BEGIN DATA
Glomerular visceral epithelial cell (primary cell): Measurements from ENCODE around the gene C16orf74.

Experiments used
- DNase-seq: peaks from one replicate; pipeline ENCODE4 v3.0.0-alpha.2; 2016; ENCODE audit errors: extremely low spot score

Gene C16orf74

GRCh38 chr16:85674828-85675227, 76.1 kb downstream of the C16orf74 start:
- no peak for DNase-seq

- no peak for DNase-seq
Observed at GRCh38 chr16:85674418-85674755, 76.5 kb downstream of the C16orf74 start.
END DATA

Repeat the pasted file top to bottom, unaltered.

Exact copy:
Glomerular visceral epithelial cell (primary cell): Measurements from ENCODE around the gene C16orf74.

Experiments used
- DNase-seq: peaks from one replicate; pipeline ENCODE4 v3.0.0-alpha.2; 2016; ENCODE audit errors: extremely low spot score

Gene C16orf74

GRCh38 chr16:85674828-85675227, 76.1 kb downstream of the C16orf74 start:
- no peak for DNase-seq

- no peak for DNase-seq
Observed at GRCh38 chr16:85674418-85674755, 76.5 kb downstream of the C16orf74 start.